Photo: Getty Images
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A simple U-Turn may not be enough to get the Conservatives out of their tax credit mess

The Tories are in a mess over cuts to tax credits. But a mere U-Turn may not be enough to fix the problem. 

A spectre is haunting the Conservative party - the spectre of tax credit cuts. £4.4bn worth of cuts to the in-work benefits - which act as a top-up for lower-paid workers - will come into force in April 2016, the start of the next tax year - meaning around three million families will be £1,000 worse off. For most dual-earner families affected, that will be the equivalent of a one partner going without pay for an entire month.

The politics are obviously fairly toxic: as one Conservative MP remarked to me before the election, "show me 1,000 people in my constituency who would happily take a £1,000 pay cut, then we'll cut welfare". Small wonder that Boris Johnson is already making loud noises about the coming cuts, making his opposition to them a central plank of his 

Tory nerves were already jittery enough when the cuts were passed through the Commons - George Osborne had to personally reassure Conservative MPs that the cuts wouldn't result in the nightmarish picture being painted by Labour and the trades unions. Now that Johnson - and the Sun - have joined in the chorus of complaints.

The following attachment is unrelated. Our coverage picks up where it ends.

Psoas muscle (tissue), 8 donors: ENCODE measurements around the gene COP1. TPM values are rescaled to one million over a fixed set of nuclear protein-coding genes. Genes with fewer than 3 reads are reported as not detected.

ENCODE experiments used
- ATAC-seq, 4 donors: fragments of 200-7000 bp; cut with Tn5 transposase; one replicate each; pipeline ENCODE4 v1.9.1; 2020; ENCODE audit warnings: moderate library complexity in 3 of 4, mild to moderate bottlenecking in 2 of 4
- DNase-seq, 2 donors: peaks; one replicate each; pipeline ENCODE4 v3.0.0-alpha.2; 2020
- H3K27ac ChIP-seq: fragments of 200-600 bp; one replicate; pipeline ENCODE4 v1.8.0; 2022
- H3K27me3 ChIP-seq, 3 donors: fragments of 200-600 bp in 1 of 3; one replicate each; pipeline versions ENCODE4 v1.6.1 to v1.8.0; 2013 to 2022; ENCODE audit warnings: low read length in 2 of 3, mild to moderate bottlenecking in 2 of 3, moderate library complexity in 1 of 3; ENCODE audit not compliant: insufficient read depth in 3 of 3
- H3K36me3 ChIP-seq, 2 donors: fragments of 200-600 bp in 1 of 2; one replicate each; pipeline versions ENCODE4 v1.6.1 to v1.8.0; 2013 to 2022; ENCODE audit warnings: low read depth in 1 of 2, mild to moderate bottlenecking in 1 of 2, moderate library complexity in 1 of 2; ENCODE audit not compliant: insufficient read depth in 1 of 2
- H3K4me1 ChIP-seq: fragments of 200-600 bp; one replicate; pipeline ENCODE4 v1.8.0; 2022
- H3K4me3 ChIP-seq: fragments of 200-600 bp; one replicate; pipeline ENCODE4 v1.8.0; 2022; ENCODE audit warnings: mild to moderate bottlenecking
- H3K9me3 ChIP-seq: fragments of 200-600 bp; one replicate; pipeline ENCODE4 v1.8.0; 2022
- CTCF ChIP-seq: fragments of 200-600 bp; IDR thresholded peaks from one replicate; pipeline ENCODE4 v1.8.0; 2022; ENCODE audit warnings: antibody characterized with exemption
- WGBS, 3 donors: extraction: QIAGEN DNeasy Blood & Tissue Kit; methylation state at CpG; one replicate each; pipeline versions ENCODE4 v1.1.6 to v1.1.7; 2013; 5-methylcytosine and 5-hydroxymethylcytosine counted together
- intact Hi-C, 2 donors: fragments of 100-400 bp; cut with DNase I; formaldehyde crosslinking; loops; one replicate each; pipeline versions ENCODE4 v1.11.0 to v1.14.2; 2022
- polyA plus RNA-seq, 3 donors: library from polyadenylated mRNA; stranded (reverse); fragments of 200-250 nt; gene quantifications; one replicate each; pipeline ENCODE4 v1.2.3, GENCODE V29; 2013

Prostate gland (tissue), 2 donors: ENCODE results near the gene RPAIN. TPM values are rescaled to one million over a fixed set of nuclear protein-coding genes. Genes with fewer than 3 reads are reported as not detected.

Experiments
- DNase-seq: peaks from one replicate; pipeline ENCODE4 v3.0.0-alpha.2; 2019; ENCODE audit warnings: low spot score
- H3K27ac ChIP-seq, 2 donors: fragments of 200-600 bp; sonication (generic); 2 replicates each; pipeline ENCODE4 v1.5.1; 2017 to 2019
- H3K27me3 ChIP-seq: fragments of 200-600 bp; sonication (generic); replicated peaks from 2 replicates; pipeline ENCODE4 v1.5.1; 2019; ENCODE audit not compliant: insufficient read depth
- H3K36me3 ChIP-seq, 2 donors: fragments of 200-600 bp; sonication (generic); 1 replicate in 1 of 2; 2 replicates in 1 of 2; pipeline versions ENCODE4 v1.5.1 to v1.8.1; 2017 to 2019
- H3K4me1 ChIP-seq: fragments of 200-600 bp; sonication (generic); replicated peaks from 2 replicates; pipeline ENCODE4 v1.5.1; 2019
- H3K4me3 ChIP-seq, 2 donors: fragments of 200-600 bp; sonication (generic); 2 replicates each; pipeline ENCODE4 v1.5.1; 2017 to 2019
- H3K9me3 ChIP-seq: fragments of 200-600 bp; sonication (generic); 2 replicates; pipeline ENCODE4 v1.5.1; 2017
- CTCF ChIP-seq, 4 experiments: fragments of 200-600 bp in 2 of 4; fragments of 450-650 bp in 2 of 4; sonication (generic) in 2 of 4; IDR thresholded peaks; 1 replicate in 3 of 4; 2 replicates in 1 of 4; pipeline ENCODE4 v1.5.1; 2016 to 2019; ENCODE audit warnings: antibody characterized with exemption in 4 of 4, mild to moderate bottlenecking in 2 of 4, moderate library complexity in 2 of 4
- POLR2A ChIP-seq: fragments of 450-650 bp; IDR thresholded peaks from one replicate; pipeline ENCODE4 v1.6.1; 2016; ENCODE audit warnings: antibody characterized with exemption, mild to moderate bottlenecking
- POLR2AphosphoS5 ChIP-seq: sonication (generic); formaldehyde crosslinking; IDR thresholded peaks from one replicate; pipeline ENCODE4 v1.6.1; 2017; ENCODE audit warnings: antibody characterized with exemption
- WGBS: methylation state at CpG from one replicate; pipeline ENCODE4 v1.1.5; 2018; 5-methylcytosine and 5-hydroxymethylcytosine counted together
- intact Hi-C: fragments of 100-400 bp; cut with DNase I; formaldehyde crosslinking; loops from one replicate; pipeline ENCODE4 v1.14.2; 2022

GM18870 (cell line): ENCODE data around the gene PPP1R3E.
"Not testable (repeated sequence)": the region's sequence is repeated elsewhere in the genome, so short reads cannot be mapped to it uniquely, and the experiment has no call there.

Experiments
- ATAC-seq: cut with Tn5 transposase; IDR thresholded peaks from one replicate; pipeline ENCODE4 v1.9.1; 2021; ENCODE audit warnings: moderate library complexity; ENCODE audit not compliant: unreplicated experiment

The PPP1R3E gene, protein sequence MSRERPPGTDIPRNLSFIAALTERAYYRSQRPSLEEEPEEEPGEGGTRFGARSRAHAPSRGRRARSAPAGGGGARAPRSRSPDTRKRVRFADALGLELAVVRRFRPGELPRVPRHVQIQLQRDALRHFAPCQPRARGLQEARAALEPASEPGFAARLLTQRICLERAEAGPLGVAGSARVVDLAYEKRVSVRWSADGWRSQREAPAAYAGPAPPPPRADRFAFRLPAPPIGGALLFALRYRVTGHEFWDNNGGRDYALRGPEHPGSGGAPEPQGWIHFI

There are a variety of ways the government could reverse or soften the cuts. The first is a straightforward U-Turn: but that would be politically embarrassing for Osborne, so it's highly unlikely. They could push back the implementation date - as one Conservative remarked - "whole industries have arranged their operations around tax credits now - we should give the care and hospitality sectors more time to prepare". Or they could adjust the taper rates - the point in your income  at which you start losing tax credits, taking away less from families. But the real problem for the Conservatives is that a mere U-Turn won't be enough to get them out of the mire.